Next generation “SaaS” Securities and Exchange Commission (SEC) regulatory disclosure service iCrowdNewswire has launched an…
Author: Sarah N. Lynch
The SEC Chair Mary Jo White announced that the commission will begin to review recommendations for possible regulatory action targeting proxy advisory firms.
The Chairwoman did not delve into details as to what kind of rules or changes could be in store for proxy advisory firms. Mrs. White had particular interest in hearing discussions about improving disclosure of possible conflicts and about how much investment advisers rely upon proxy advisory firms and what this means for their fiduciary obligations. Some complaints have focused on investment advisers relying too heavily on proxy advisory firms for advice, which can be problematic because investment advisers have a fiduciary obligation to put their customer’s interest first. Most recently, in a March 18 letter, 10 members of Congress, including New Jersey Republican Scott Garrett and North Carolina Republican Patrick McHenry, called on the SEC to require more disclosures of conflicts. In a letter from members of Congress, the lawmakers said they were concerned that the SEC does not require proxy advisory firms to disclose whether a proponent of a shareholder proposal or a competing director slate is a client. “In our view, this lack of disclosure calls into question the legitimacy and veracity of the advice dispensed by proxy advisory firms and undercuts the ability of their clients to meet their fiduciary duty to individual investors,” they wrote.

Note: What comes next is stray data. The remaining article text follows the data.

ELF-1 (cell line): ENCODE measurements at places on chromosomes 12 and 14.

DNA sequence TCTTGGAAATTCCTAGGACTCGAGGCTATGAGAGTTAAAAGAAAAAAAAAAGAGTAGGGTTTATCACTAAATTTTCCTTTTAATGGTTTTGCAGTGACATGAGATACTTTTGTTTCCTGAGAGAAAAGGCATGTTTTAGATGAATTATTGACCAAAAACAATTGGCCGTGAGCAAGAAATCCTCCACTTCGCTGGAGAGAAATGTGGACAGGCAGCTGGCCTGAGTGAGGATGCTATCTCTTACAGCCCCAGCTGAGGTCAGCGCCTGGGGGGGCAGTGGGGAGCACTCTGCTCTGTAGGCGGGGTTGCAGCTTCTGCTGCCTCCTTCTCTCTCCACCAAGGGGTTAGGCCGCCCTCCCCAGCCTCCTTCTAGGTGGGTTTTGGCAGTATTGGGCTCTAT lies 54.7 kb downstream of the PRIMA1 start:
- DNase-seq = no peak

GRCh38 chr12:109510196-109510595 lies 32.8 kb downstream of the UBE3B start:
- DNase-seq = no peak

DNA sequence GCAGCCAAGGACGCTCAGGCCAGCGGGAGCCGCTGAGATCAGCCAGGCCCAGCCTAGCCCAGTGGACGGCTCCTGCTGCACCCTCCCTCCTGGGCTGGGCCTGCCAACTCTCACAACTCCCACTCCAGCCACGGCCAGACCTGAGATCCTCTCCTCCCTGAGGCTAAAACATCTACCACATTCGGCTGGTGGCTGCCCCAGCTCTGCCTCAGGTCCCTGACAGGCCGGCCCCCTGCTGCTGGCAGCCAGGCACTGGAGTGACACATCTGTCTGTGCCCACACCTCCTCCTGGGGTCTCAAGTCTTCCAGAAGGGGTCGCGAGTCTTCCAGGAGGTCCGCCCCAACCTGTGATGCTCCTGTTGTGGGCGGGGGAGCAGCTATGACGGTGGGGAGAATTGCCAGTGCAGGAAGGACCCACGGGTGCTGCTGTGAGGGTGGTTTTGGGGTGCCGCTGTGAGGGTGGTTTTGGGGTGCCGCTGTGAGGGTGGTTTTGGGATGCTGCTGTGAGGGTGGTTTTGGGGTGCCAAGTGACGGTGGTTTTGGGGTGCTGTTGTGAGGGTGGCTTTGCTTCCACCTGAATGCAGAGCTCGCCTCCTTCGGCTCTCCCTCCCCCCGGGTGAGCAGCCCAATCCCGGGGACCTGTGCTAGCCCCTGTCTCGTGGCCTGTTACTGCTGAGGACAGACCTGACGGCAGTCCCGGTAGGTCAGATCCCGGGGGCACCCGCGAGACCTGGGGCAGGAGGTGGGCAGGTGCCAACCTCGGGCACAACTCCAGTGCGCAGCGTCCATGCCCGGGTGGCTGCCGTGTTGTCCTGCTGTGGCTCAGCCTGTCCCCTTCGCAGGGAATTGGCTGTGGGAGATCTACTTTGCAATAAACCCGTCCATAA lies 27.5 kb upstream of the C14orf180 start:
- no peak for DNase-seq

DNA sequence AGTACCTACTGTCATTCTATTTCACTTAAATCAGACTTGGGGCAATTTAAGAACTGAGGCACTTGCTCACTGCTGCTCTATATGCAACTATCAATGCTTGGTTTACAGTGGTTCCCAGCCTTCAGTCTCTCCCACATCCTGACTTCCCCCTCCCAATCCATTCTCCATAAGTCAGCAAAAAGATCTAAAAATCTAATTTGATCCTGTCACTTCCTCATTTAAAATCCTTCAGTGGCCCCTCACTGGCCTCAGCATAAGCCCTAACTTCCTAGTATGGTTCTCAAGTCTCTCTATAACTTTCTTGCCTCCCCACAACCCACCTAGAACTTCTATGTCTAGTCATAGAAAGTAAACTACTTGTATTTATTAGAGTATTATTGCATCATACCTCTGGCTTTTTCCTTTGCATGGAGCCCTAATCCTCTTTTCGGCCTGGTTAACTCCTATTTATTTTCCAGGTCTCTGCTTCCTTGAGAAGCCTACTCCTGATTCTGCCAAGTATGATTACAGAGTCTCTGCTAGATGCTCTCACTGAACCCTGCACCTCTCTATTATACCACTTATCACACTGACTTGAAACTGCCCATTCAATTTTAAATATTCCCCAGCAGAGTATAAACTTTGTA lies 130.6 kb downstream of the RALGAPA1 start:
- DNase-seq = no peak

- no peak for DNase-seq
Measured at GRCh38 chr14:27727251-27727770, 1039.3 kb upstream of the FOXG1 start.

What are your opinions on increased disclosure on proxy advisory firms? Do the costs outweigh the benefits?